Japanese auto-maker Honda has set its sights on developing its own rockets and running a satellite launch business.
Ambitions for this venture are not grand. The company aspires to launch "small low-Earth orbit satellites" and hopes its efforts allow "at least some of the rocket components to land back on Earth after the launching".
While that's a fair way behind rival private launch companies, Honda thinks it can get there fast because it has experience building engines and controlling combustion, has self-driving car tech to help a rocket understand its surrounds, and nous when it comes to handling fluids and fuels.
The company also wants to demo a "Honda Avatar Robot" by the year 2024. The device will feature a multi-fingered robotic hand that can impart a "realistic sense of handling objects remotely". Honda has already built a 'bot with multiple fingers that proved capable of opening a jar. The Japanese mega-corp's vision is to enable humans to remotely control such 'bots sometime in the 2030s.
Also on the agenda, together with the Japan Aerospace Exploration Agency (JAXA), is a plan "to build the circulative renewable energy system on the lunar surface by leveraging fuel cell technologies and high differential pressure water electrolysis technologies Honda has amassed to date".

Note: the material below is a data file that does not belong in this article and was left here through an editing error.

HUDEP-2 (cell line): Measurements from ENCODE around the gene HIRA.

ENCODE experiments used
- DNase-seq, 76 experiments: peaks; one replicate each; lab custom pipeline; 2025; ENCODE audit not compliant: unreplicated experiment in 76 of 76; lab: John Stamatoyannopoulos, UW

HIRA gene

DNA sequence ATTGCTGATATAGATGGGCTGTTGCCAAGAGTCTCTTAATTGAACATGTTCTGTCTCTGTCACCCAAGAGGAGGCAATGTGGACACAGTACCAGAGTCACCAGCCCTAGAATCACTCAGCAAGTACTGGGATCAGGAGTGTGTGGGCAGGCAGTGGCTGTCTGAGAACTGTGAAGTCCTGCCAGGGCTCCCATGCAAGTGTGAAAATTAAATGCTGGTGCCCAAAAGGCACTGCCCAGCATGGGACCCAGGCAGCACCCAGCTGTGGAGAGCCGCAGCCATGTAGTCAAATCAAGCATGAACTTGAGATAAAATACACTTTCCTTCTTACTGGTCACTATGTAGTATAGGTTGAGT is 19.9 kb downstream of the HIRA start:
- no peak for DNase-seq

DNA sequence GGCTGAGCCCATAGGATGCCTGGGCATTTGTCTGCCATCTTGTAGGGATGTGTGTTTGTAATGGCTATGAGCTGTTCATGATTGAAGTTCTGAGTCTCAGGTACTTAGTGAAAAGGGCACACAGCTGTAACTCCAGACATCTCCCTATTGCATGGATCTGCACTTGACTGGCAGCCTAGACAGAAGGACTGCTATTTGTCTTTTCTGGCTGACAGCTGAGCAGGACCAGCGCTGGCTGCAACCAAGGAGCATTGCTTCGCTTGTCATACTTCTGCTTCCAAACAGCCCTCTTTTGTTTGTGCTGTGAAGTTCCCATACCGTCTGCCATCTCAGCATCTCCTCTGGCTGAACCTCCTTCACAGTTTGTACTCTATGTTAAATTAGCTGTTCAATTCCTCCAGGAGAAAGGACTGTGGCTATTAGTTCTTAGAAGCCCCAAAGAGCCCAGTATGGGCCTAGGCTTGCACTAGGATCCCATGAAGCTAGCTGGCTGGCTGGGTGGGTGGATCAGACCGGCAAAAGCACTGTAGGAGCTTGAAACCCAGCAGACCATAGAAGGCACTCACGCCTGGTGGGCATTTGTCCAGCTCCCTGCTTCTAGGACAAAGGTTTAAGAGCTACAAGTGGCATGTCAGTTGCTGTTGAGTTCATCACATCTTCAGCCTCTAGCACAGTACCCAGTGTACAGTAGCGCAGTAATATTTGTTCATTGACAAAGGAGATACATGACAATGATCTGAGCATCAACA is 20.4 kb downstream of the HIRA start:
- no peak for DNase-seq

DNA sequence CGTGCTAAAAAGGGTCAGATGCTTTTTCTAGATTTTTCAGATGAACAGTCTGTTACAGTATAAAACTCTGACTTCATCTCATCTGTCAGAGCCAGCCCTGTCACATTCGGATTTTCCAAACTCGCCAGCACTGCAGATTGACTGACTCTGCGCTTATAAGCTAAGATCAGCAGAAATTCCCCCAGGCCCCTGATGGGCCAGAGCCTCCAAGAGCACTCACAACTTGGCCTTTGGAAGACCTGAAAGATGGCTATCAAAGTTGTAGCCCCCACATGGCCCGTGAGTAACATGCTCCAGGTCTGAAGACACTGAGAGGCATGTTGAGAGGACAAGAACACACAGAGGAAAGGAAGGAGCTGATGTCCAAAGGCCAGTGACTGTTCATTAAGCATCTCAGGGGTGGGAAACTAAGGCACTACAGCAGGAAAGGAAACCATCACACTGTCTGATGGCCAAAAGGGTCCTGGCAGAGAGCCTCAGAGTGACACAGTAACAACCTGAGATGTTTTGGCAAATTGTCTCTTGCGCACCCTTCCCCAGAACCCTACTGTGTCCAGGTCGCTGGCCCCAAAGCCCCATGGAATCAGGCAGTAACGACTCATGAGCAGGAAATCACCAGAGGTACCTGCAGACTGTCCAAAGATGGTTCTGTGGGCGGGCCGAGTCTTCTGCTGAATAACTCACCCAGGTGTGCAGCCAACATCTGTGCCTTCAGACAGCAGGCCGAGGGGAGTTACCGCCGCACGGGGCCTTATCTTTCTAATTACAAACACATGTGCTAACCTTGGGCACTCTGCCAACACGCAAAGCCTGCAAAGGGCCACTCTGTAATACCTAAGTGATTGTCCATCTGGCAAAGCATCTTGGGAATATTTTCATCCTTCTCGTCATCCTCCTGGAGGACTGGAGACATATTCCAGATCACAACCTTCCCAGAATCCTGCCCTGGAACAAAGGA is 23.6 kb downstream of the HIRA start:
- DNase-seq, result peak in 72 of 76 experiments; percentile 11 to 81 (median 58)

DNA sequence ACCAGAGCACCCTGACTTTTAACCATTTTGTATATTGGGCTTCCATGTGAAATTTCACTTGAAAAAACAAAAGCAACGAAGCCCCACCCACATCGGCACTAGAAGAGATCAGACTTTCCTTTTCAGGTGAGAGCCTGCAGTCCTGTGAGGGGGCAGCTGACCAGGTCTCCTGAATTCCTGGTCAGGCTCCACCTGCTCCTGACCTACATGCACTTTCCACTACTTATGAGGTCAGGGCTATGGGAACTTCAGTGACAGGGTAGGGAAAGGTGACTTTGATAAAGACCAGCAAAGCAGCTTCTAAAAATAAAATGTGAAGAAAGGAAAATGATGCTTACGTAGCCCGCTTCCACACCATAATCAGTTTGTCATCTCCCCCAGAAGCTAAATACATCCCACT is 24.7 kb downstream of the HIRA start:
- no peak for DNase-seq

Honda is also pondering remotely controlled robots to roam the lunar surface, some using the multi-fingered tech mentioned above. Research has been under way since February 2021.
- Japan plans remote-controlled robotic space tourism to the ISS and beyond
- Honda links arms with JAXA to prepare humans for life in outer space with 'circulative renewable energy system'
- Honda sends first consumer Level 3 autonomous car into showrooms, but only to 100 lucky Japanese leasers
Back on Earth, the company is working on an electric vertical take-off and landing (eVTOL) aircraft. Honda already makes business jets and says that experience means it has a gas turbine hybrid power unit it can pop into an eVTOL, and which will give it enough on-board energy to flit between cities, rather than being confined to the shorter journeys battery-powered craft can achieve.
The event at which all of the above was announced was big on vision and billed as showing off Honda's "technology development direction", but was low on deliverables. Some announcements were re-hashes.
Also in Japan, the nation's space agency today cancelled the planned launch of its Epsilon rocket without revealing the cause. The launch was supposed to test a new satellite launching capability.
During the livestream, viewers were treated to a segment featuring a surprise visit from "Special Supporter Gachapin" – a "kid dinosaur" who has been to space before and wants to go again.
Gachapin debuted at around the 53:15 mark of this video to talk about his relationship with the universe. Japan may be a bit behind in the space technology race, but until SpaceX has its own kid dinosaur the field is wide open. ®